Take the 2-minute tour ×
Graphic Design Stack Exchange is a question and answer site for Graphic Design professionals, students, and enthusiasts. It's 100% free, no registration required.

Questions as follow:

1) I want to make a design in Illustrator for a box packaging, say of 5 x 5 x 10. How should I prepare the layout? I mean make it like here: Example image
and then just make guide lines!

2) Also, how should I prepare the design for hot stamping process?

share|improve this question
1  
Usually printing firms provide details or even templates or examples of how they want their files to be prepared. Looking on your printing companies website or calling there might be of help. –  kontur Dec 6 '12 at 21:35
add comment

2 Answers 2

This is going to depend on your printer, so you should seek advice from them regarding cut-guide set up. What you or I always, maybe, or never normally do might have little bearing on how they want it submitted.

If I were to do this naively, I see that hot-stamping is a hot-die process which means that the printer will need to have dies made. Therefore, anything which is going to be foil is going to need to be isolated for the purposes of making the die. I would make a separate "spot" color labeled "FOIL." The actual color doesn't matter, just always use it as 100% tint, no fades, drop shadows etc.

As far as the printing of the shape, the actual item being printed will probably be a flat sheet, so just ensure your colors bleed (extend further) beyond the cut lines by at least .125" in case the actual cuts don't align properly. You don't want the actual lines of the folds and cut to be visible in your artwork.

I would probably make a document with layers: 1 with the cuts and folds indicated (folds with dotted rule, cuts solid) that is marked "does not print", 1 layer with only "FOIL", and 1 layer with everything else.

Additionally, I would provide 3 documents each with only one of those layers, clearly labeled. These would basically be copies of the original document where I removed all but one layer. This way, they can send out the FOIL to the die-makers, refer to the CUTS document to setup the cuts without any confusion about content.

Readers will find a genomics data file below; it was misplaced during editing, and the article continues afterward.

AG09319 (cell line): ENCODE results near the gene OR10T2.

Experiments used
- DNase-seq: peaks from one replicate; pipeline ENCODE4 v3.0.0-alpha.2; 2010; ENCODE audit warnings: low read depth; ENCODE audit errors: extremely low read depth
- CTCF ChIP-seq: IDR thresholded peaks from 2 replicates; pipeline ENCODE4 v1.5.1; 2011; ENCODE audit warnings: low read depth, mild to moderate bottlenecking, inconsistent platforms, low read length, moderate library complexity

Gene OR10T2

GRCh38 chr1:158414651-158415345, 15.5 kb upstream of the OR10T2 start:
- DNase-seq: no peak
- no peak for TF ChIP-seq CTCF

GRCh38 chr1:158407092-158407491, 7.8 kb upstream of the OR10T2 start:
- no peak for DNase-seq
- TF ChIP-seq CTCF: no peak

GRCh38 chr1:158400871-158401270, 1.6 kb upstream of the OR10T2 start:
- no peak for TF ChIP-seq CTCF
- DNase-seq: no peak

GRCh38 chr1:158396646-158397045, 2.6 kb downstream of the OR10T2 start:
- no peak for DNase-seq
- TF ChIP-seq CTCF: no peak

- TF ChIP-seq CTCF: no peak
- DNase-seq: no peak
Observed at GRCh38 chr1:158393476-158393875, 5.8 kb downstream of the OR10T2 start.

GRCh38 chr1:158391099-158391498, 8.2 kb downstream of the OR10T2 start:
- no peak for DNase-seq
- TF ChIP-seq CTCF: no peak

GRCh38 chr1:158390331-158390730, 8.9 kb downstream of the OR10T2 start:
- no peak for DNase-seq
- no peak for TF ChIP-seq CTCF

I would provide a clear description in writing about what the 4 documents are and why you provided each of them.

When submitting the items I would call or preferably meet with the printing representative and speak directly about the submission items and ensure they understand my intention and that if they find themselves making judgements out of a lack of clarity, they should contact me rather than going ahead.

share|improve this answer
    
any tutorial on the net how to prepare these? –  Bres Aur Dec 6 '12 at 19:50
    
What do you mean, "is there any tutorial on the net"? What specific part of horatio's answer are you having issues with? –  e100 Dec 7 '12 at 12:38
add comment

It sounds like you don't have much experience in package engineering. This is an easy place to make costly mistakes.

I would go about this a different way.

Talk with your printer / package engineer and explain what you need the package to do. Find out if they have a die template that would work. If not, they'll need to customize something for you. Ask if you can be a part of the process of prototyping so you get a feel for it.

The printer should provide you with a vector template file once you're happy with the prototype. Layer the template over your design for positioning. Be sure to tag it as non-printing.

Next time around, you'll have a better understanding and you might even be able to take a shot at it yourself. In most cases, though, the printer will take care of it for you.

Horatio nailed it on hot stamps: Use a spot color.

share|improve this answer
add comment

Your Answer

 
discard

By posting your answer, you agree to the privacy policy and terms of service.

Not the answer you're looking for? Browse other questions tagged or ask your own question.